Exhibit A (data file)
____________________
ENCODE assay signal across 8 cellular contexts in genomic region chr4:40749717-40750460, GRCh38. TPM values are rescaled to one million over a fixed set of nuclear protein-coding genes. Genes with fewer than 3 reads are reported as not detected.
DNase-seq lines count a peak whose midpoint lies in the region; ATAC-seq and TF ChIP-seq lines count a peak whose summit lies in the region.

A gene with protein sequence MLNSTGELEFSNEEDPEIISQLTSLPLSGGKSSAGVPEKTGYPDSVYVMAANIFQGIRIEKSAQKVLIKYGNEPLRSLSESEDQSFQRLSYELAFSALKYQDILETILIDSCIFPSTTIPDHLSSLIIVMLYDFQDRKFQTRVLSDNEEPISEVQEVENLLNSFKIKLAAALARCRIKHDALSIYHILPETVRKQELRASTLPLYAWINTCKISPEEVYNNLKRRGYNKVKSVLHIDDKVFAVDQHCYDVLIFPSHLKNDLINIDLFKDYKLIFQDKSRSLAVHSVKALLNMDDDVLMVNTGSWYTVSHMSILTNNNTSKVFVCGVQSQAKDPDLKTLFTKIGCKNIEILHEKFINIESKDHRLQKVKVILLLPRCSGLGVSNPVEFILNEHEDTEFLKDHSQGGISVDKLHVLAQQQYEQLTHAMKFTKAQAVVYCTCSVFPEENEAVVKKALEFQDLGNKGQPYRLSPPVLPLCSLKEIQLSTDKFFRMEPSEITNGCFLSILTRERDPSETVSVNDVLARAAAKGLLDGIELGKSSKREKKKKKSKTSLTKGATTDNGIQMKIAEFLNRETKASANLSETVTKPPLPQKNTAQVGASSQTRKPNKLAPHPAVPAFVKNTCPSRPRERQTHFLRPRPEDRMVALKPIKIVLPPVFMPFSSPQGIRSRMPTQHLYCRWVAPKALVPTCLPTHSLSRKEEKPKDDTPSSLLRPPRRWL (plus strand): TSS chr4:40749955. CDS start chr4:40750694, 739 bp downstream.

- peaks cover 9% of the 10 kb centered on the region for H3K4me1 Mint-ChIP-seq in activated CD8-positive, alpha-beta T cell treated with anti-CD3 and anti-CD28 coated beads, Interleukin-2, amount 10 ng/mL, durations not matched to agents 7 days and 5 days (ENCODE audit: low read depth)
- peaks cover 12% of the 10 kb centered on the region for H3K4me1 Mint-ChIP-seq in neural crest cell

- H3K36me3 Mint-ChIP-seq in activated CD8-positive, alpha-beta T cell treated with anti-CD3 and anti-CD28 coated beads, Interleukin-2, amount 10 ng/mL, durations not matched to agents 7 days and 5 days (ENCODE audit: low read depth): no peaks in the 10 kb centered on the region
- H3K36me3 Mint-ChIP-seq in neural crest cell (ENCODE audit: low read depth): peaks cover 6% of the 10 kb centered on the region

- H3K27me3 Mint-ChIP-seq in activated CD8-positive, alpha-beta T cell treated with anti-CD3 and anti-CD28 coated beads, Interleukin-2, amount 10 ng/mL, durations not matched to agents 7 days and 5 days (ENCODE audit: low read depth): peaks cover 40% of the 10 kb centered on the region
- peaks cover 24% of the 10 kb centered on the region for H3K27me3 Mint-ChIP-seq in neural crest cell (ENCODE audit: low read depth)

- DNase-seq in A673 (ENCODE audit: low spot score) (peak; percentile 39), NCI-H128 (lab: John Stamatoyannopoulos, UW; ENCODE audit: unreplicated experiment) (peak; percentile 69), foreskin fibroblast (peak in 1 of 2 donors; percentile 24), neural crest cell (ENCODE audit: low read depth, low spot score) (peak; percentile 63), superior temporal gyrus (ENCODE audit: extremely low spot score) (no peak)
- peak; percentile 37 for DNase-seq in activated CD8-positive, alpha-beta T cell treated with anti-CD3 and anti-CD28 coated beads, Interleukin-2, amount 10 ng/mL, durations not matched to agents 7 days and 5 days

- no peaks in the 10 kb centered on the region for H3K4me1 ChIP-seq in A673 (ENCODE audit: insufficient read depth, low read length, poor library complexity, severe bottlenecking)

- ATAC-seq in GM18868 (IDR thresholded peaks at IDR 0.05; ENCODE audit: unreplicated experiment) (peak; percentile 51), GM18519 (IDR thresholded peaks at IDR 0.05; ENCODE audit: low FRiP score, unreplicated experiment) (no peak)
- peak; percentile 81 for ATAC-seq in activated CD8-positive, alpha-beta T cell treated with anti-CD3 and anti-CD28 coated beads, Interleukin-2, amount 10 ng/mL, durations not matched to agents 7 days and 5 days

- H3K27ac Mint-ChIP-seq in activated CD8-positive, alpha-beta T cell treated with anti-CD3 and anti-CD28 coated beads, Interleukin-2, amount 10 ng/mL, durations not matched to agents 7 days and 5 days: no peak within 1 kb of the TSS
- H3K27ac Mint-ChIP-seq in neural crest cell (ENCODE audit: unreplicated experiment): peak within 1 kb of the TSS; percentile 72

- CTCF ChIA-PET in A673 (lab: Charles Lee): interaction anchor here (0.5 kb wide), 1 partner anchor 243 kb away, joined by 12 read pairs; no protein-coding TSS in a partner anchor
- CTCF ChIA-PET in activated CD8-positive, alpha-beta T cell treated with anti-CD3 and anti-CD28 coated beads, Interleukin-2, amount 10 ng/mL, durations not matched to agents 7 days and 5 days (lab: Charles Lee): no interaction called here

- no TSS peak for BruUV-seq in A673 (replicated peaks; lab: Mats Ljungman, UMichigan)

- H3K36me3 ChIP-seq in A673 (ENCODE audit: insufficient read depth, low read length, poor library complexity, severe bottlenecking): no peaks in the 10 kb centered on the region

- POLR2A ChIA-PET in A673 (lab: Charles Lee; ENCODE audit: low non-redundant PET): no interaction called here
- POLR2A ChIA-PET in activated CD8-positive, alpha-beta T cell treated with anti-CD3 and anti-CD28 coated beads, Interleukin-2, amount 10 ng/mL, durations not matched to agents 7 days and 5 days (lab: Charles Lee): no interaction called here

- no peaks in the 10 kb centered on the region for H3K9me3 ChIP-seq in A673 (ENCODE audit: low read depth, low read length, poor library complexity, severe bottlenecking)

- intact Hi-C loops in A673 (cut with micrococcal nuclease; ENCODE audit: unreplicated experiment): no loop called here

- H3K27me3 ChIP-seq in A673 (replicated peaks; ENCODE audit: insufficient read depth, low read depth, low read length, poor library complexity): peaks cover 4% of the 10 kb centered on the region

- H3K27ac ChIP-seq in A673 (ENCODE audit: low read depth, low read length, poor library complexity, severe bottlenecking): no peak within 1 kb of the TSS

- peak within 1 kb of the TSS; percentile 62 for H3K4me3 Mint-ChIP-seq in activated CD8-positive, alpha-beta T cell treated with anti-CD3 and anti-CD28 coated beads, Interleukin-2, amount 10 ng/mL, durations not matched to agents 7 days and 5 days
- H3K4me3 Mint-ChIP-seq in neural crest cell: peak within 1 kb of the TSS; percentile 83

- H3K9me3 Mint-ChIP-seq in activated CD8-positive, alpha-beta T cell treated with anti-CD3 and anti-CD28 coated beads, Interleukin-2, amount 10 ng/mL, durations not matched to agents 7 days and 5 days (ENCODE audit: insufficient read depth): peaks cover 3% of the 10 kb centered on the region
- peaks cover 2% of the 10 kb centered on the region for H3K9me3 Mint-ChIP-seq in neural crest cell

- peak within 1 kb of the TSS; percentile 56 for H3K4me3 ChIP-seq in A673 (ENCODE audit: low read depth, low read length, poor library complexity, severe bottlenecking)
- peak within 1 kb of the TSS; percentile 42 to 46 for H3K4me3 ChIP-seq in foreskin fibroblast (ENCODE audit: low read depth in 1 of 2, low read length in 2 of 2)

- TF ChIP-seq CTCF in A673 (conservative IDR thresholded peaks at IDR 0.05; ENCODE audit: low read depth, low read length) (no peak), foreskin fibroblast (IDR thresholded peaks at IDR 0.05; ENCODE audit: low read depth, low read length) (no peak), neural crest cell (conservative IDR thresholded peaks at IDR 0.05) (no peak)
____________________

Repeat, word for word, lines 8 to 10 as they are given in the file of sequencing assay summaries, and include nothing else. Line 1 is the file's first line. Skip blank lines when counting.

- H3K27me3 Mint-ChIP-seq in activated CD8-positive, alpha-beta T cell treated with anti-CD3 and anti-CD28 coated beads, Interleukin-2, amount 10 ng/mL, durations not matched to agents 7 days and 5 days (ENCODE audit: low read depth): peaks cover 40% of the 10 kb centered on the region
- peaks cover 24% of the 10 kb centered on the region for H3K27me3 Mint-ChIP-seq in neural crest cell (ENCODE audit: low read depth)

- DNase-seq in A673 (ENCODE audit: low spot score) (peak; percentile 39), NCI-H128 (lab: John Stamatoyannopoulos, UW; ENCODE audit: unreplicated experiment) (peak; percentile 69), foreskin fibroblast (peak in 1 of 2 donors; percentile 24), neural crest cell (ENCODE audit: low read depth, low spot score) (peak; percentile 63), superior temporal gyrus (ENCODE audit: extremely low spot score) (no peak)